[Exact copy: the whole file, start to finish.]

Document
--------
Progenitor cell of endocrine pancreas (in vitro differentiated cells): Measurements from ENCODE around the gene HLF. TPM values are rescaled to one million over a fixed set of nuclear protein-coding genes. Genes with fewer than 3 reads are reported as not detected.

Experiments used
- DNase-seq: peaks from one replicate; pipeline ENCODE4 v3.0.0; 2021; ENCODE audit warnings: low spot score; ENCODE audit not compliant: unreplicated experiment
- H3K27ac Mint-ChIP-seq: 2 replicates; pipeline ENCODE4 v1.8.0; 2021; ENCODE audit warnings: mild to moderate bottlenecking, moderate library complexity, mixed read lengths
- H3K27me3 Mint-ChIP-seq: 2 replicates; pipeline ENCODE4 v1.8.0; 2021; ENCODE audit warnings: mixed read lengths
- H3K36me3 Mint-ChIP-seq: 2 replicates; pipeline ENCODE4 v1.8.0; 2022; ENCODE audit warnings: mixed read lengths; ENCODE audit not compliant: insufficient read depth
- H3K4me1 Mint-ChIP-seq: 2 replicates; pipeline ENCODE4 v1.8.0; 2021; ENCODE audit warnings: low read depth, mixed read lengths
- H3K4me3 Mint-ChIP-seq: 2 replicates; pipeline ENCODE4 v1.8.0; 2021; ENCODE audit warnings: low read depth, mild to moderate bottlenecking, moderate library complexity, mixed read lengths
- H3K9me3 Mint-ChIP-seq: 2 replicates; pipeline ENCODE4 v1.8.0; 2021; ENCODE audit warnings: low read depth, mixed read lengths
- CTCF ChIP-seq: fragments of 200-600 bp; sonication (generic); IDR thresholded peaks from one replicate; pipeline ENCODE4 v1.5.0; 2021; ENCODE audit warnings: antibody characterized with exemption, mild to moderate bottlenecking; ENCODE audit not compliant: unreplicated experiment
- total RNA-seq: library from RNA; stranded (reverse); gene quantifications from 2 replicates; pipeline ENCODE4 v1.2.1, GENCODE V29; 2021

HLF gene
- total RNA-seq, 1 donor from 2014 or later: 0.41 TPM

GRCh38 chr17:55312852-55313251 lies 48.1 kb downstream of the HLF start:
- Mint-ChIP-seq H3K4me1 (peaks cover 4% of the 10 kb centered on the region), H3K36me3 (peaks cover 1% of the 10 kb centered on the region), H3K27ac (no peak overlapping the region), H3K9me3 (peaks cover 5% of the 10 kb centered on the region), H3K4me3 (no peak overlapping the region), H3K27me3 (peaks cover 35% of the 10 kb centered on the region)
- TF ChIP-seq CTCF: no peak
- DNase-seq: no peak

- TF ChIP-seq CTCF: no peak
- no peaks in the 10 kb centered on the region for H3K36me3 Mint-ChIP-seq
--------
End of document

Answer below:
Progenitor cell of endocrine pancreas (in vitro differentiated cells): Measurements from ENCODE around the gene HLF. TPM values are rescaled to one million over a fixed set of nuclear protein-coding genes. Genes with fewer than 3 reads are reported as not detected.

Experiments used
- DNase-seq: peaks from one replicate; pipeline ENCODE4 v3.0.0; 2021; ENCODE audit warnings: low spot score; ENCODE audit not compliant: unreplicated experiment
- H3K27ac Mint-ChIP-seq: 2 replicates; pipeline ENCODE4 v1.8.0; 2021; ENCODE audit warnings: mild to moderate bottlenecking, moderate library complexity, mixed read lengths
- H3K27me3 Mint-ChIP-seq: 2 replicates; pipeline ENCODE4 v1.8.0; 2021; ENCODE audit warnings: mixed read lengths
- H3K36me3 Mint-ChIP-seq: 2 replicates; pipeline ENCODE4 v1.8.0; 2022; ENCODE audit warnings: mixed read lengths; ENCODE audit not compliant: insufficient read depth
- H3K4me1 Mint-ChIP-seq: 2 replicates; pipeline ENCODE4 v1.8.0; 2021; ENCODE audit warnings: low read depth, mixed read lengths
- H3K4me3 Mint-ChIP-seq: 2 replicates; pipeline ENCODE4 v1.8.0; 2021; ENCODE audit warnings: low read depth, mild to moderate bottlenecking, moderate library complexity, mixed read lengths
- H3K9me3 Mint-ChIP-seq: 2 replicates; pipeline ENCODE4 v1.8.0; 2021; ENCODE audit warnings: low read depth, mixed read lengths
- CTCF ChIP-seq: fragments of 200-600 bp; sonication (generic); IDR thresholded peaks from one replicate; pipeline ENCODE4 v1.5.0; 2021; ENCODE audit warnings: antibody characterized with exemption, mild to moderate bottlenecking; ENCODE audit not compliant: unreplicated experiment
- total RNA-seq: library from RNA; stranded (reverse); gene quantifications from 2 replicates; pipeline ENCODE4 v1.2.1, GENCODE V29; 2021

HLF gene
- total RNA-seq, 1 donor from 2014 or later: 0.41 TPM

GRCh38 chr17:55312852-55313251 lies 48.1 kb downstream of the HLF start:
- Mint-ChIP-seq H3K4me1 (peaks cover 4% of the 10 kb centered on the region), H3K36me3 (peaks cover 1% of the 10 kb centered on the region), H3K27ac (no peak overlapping the region), H3K9me3 (peaks cover 5% of the 10 kb centered on the region), H3K4me3 (no peak overlapping the region), H3K27me3 (peaks cover 35% of the 10 kb centered on the region)
- TF ChIP-seq CTCF: no peak
- DNase-seq: no peak

- TF ChIP-seq CTCF: no peak
- no peaks in the 10 kb centered on the region for H3K36me3 Mint-ChIP-seq